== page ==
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Analyzes the ways national histories are told in public representations, with a particular focus on the impact of political transformations on national narratives.
About the Series vii
Introduction / Lisa Maya Knauer and Daniel J. Walkowitz 1
Monuments: Built and Unbuilt 19
Wallace's Monument and the Resumption of Scotland / Andrew Ross 21
The Fall and Rise of Prague's Marian Column / Cynthia Paces 47
Aborted Identity: The Commission and Omission of a Monument to the Nation, Sri Lanka, circa 1989 / Kanishka Goonewardena 65
Dancing on the Graves of the Dead: Building a World War II Memorial in Post-Soviet Russia / Anna Krylova 83
The Politics of Memory in the Bonn and Berlin Republics / Mary Nolan 105
Remembering the War and the Atomic Bombs: New Museums, New Approaches / Daniel Seltz 127
Touring Harbin's Pasts / James Carter 149
The Palace Ruins and Putting the Lithuanian Nation into Place: Historical Stagings in Vilnius / John Czaplicka 167
Memory Sites: Marked and Unmarked 189
Holding the Junta Accountable: Chile's "Sitios de Memoria" and the History of Torture, Disappearance, and Death / Teresa Meade 191
Commemorating the Past in Postwar El Salvador / Irina Carlota Silber 211
The Politics of Remembrance and the Consumption of Space: Masada in Israeli Memory / Yael Zerubavel 233
Performative Commemorations 253
Music, Memory, and the Politics of Erasure in Nicaragua / T.M. Scruggs 255
Commemorating the Anglo-Boer War in Postapartheid South Africa / Bill Nasson 277
Notes on Contributors 317
Daniel J. Walkowitz is Director of College Honors and Professor of History and Metropolitan Studies at New York University.Lisa Maya Knauer is Assistant Professor of Anthropology and African/African-American Studies at the University of Massachusetts, Dartmouth.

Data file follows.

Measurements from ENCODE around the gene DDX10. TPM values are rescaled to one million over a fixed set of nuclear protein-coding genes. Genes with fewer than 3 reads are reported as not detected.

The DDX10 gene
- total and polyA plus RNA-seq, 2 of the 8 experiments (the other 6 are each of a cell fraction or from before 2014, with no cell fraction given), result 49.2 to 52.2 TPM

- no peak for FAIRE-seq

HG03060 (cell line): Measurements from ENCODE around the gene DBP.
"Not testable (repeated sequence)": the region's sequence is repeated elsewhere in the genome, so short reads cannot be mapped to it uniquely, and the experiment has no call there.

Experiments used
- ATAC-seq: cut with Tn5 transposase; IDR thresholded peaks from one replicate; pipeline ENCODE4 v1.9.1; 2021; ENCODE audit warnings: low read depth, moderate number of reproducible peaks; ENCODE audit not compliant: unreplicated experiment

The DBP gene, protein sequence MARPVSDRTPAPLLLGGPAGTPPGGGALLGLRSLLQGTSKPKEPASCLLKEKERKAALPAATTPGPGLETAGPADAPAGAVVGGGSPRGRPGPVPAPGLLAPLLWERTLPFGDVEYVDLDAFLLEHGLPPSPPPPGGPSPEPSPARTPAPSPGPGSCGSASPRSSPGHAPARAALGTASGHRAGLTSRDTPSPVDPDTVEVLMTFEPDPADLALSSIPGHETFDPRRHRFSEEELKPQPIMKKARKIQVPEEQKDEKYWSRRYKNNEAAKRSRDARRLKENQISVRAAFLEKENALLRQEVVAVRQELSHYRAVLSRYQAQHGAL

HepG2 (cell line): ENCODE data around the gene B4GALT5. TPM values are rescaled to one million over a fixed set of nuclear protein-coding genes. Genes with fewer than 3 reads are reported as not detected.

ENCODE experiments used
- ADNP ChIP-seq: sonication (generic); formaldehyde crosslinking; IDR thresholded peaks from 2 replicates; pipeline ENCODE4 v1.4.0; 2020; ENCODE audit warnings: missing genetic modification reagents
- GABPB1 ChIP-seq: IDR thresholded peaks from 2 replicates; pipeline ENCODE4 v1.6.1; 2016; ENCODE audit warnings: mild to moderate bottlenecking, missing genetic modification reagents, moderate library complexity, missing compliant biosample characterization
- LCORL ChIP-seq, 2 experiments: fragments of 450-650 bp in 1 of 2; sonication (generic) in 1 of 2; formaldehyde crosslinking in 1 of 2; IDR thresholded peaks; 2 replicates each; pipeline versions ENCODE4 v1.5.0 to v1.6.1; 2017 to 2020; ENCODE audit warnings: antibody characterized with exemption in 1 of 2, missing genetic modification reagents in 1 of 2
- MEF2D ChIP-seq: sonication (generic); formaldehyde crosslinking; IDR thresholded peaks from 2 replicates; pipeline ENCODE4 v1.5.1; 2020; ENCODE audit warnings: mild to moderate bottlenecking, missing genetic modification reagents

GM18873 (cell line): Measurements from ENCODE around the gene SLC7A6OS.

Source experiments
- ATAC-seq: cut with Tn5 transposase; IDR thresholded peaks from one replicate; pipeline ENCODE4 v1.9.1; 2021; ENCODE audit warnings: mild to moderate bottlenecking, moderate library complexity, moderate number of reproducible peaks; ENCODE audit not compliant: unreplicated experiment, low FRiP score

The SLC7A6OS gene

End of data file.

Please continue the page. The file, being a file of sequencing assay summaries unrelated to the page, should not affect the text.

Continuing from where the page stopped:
"When issues of history and memory are publicly controversial, the controversy almost always takes a highly particular contextual form. Striking in its combination of intellectual depth and refreshingly concrete detail, this volume's unique contribution is to invite reflection on how quite different situations speak to each other, suggesting more general insights that transcend particular contexts."--Michael Frisch, author of Portraits in Steel "This outstanding collection of essays pushes the boundaries of our understanding of how memory is a powerful force in political transformations around the world. Informed by theoretical writings, but not weighed down by them, the authors tell compelling stories of struggles over memory in a wide range of places. This volume should be read and pondered not only by those thinking and writing about how societies remember but also by those planners and architects and politicians who are rushing to memorialize our own traumatic events."--Max Page, author of The Creative Destruction of Manhattan, 1900-1940